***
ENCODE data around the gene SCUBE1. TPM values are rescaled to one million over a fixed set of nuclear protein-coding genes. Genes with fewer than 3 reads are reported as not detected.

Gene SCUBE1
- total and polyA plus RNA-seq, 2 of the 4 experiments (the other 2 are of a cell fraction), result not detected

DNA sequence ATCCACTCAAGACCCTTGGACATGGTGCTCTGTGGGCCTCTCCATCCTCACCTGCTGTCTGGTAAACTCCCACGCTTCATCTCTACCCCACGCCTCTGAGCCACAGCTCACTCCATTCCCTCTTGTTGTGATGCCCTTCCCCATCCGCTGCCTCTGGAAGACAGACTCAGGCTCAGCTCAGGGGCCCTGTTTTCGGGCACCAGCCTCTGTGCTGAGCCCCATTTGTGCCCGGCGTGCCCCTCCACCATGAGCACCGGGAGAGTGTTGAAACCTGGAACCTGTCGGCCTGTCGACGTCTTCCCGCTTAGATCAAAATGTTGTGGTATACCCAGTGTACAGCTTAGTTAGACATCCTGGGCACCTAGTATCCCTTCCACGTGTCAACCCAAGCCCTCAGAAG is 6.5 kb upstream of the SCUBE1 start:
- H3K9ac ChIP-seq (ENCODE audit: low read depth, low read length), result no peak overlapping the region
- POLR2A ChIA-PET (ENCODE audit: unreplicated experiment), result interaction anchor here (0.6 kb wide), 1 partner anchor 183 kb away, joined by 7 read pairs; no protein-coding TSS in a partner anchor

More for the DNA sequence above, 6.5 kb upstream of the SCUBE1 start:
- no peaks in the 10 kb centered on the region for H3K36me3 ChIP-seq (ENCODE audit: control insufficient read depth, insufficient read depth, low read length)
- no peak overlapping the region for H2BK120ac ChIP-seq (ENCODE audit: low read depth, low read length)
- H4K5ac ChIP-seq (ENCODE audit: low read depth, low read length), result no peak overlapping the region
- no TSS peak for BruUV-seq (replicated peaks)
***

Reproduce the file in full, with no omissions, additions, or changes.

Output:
ENCODE data around the gene SCUBE1. TPM values are rescaled to one million over a fixed set of nuclear protein-coding genes. Genes with fewer than 3 reads are reported as not detected.

Gene SCUBE1
- total and polyA plus RNA-seq, 2 of the 4 experiments (the other 2 are of a cell fraction), result not detected

DNA sequence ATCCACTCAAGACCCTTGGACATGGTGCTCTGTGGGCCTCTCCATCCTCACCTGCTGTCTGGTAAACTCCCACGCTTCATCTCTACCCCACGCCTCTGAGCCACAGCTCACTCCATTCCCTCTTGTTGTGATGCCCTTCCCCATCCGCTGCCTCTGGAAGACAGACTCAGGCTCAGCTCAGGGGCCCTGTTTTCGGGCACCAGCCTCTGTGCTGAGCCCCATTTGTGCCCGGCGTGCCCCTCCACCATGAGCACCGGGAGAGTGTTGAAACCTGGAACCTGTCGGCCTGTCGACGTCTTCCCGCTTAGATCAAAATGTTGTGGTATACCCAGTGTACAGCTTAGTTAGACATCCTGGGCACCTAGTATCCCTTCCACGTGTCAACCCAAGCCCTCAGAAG is 6.5 kb upstream of the SCUBE1 start:
- H3K9ac ChIP-seq (ENCODE audit: low read depth, low read length), result no peak overlapping the region
- POLR2A ChIA-PET (ENCODE audit: unreplicated experiment), result interaction anchor here (0.6 kb wide), 1 partner anchor 183 kb away, joined by 7 read pairs; no protein-coding TSS in a partner anchor

More for the DNA sequence above, 6.5 kb upstream of the SCUBE1 start:
- no peaks in the 10 kb centered on the region for H3K36me3 ChIP-seq (ENCODE audit: control insufficient read depth, insufficient read depth, low read length)
- no peak overlapping the region for H2BK120ac ChIP-seq (ENCODE audit: low read depth, low read length)
- H4K5ac ChIP-seq (ENCODE audit: low read depth, low read length), result no peak overlapping the region
- no TSS peak for BruUV-seq (replicated peaks)